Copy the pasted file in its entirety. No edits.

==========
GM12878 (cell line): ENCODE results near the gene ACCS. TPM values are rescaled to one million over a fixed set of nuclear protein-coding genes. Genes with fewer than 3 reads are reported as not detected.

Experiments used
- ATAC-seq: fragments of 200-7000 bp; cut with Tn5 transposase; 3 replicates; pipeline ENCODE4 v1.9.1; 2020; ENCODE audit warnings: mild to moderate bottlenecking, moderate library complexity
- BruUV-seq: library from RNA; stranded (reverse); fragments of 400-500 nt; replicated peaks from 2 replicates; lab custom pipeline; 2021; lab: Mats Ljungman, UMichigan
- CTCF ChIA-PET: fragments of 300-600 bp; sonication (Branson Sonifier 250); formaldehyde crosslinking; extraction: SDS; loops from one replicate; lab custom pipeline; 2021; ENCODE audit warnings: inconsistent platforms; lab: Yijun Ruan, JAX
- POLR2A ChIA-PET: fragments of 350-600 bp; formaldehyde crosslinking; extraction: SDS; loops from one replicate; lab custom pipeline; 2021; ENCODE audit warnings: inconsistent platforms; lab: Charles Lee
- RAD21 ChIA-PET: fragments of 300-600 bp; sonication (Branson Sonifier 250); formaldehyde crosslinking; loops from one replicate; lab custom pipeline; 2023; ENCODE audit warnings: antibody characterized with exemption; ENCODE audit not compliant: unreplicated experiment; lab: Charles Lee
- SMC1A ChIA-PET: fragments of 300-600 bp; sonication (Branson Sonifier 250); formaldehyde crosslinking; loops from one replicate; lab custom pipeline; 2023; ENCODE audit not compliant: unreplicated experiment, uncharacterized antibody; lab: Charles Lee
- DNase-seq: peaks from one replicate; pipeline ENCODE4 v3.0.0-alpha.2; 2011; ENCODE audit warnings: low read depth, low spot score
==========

GM12878 (cell line): ENCODE results near the gene ACCS. TPM values are rescaled to one million over a fixed set of nuclear protein-coding genes. Genes with fewer than 3 reads are reported as not detected.

Experiments used
- ATAC-seq: fragments of 200-7000 bp; cut with Tn5 transposase; 3 replicates; pipeline ENCODE4 v1.9.1; 2020; ENCODE audit warnings: mild to moderate bottlenecking, moderate library complexity
- BruUV-seq: library from RNA; stranded (reverse); fragments of 400-500 nt; replicated peaks from 2 replicates; lab custom pipeline; 2021; lab: Mats Ljungman, UMichigan
- CTCF ChIA-PET: fragments of 300-600 bp; sonication (Branson Sonifier 250); formaldehyde crosslinking; extraction: SDS; loops from one replicate; lab custom pipeline; 2021; ENCODE audit warnings: inconsistent platforms; lab: Yijun Ruan, JAX
- POLR2A ChIA-PET: fragments of 350-600 bp; formaldehyde crosslinking; extraction: SDS; loops from one replicate; lab custom pipeline; 2021; ENCODE audit warnings: inconsistent platforms; lab: Charles Lee
- RAD21 ChIA-PET: fragments of 300-600 bp; sonication (Branson Sonifier 250); formaldehyde crosslinking; loops from one replicate; lab custom pipeline; 2023; ENCODE audit warnings: antibody characterized with exemption; ENCODE audit not compliant: unreplicated experiment; lab: Charles Lee
- SMC1A ChIA-PET: fragments of 300-600 bp; sonication (Branson Sonifier 250); formaldehyde crosslinking; loops from one replicate; lab custom pipeline; 2023; ENCODE audit not compliant: unreplicated experiment, uncharacterized antibody; lab: Charles Lee
- DNase-seq: peaks from one replicate; pipeline ENCODE4 v3.0.0-alpha.2; 2011; ENCODE audit warnings: low read depth, low spot score